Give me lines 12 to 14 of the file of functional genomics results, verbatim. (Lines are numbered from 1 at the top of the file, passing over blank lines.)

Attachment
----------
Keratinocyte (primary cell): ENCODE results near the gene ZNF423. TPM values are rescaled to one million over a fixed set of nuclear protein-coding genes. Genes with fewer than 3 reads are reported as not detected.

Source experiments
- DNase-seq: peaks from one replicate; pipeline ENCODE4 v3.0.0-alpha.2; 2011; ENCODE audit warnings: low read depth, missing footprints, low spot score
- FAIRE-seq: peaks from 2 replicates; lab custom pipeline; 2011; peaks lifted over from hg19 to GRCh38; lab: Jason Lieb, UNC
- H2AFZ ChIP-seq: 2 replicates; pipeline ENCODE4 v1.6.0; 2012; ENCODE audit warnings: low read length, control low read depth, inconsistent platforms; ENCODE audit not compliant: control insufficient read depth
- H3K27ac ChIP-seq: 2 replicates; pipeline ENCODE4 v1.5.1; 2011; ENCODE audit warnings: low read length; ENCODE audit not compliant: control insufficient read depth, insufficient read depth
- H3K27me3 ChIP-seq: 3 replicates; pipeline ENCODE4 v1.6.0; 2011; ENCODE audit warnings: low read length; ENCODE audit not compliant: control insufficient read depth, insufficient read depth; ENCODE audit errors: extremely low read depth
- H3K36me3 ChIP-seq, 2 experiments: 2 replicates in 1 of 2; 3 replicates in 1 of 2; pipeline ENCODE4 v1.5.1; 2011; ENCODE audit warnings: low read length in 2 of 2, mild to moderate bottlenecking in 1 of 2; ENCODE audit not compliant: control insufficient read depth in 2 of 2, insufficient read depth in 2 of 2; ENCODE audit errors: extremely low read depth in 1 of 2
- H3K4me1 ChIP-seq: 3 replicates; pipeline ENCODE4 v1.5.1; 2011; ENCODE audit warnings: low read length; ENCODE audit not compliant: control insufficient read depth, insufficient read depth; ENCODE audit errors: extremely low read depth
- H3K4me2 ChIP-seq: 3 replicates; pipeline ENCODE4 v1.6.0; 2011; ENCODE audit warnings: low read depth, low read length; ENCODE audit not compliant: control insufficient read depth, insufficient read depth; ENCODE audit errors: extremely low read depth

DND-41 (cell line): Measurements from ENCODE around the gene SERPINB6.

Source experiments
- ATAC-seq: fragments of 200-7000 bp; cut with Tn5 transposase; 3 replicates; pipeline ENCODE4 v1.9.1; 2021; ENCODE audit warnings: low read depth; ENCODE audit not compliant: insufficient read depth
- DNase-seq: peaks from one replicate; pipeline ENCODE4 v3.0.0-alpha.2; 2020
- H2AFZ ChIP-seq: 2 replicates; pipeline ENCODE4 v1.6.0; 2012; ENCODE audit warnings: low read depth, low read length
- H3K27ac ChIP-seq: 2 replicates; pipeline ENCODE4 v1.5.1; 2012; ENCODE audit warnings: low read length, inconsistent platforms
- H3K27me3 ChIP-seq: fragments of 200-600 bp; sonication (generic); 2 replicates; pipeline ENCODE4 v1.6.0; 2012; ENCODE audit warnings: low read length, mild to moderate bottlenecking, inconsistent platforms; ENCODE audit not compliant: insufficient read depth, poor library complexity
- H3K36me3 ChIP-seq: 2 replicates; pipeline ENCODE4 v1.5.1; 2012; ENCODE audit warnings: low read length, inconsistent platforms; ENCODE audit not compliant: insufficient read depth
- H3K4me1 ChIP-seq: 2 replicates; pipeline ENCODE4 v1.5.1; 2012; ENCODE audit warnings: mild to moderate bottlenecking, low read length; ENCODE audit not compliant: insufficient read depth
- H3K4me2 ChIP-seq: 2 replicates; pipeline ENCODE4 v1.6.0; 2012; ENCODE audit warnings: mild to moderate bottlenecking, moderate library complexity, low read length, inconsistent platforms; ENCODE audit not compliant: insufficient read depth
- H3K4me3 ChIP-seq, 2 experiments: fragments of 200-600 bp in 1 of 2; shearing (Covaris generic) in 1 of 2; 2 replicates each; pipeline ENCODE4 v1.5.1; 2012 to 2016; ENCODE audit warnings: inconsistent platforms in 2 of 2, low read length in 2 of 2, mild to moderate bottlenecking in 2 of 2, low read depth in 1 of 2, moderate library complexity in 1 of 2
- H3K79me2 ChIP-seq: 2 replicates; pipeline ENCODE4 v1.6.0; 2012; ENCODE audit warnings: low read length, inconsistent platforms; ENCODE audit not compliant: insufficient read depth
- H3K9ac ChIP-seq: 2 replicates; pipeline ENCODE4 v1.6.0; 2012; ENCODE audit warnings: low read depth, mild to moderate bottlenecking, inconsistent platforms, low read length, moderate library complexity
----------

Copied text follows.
Source experiments
- ATAC-seq: fragments of 200-7000 bp; cut with Tn5 transposase; 3 replicates; pipeline ENCODE4 v1.9.1; 2021; ENCODE audit warnings: low read depth; ENCODE audit not compliant: insufficient read depth
- DNase-seq: peaks from one replicate; pipeline ENCODE4 v3.0.0-alpha.2; 2020